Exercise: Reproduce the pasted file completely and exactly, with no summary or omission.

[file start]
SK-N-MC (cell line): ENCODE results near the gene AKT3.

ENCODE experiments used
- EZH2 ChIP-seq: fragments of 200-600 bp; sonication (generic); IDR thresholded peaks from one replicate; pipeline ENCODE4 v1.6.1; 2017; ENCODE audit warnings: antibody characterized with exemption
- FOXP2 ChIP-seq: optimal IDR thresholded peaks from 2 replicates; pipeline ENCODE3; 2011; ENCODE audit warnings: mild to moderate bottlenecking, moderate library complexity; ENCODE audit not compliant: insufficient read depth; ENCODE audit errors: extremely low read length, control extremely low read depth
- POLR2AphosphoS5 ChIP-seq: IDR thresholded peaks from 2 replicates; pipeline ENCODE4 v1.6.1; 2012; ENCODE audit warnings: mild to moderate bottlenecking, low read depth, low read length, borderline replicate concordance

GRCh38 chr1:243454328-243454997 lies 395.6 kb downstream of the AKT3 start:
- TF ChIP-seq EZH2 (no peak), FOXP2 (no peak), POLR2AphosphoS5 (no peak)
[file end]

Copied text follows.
SK-N-MC (cell line): ENCODE results near the gene AKT3.

ENCODE experiments used
- EZH2 ChIP-seq: fragments of 200-600 bp; sonication (generic); IDR thresholded peaks from one replicate; pipeline ENCODE4 v1.6.1; 2017; ENCODE audit warnings: antibody characterized with exemption
- FOXP2 ChIP-seq: optimal IDR thresholded peaks from 2 replicates; pipeline ENCODE3; 2011; ENCODE audit warnings: mild to moderate bottlenecking, moderate library complexity; ENCODE audit not compliant: insufficient read depth; ENCODE audit errors: extremely low read length, control extremely low read depth
- POLR2AphosphoS5 ChIP-seq: IDR thresholded peaks from 2 replicates; pipeline ENCODE4 v1.6.1; 2012; ENCODE audit warnings: mild to moderate bottlenecking, low read depth, low read length, borderline replicate concordance

GRCh38 chr1:243454328-243454997 lies 395.6 kb downstream of the AKT3 start:
- TF ChIP-seq EZH2 (no peak), FOXP2 (no peak), POLR2AphosphoS5 (no peak)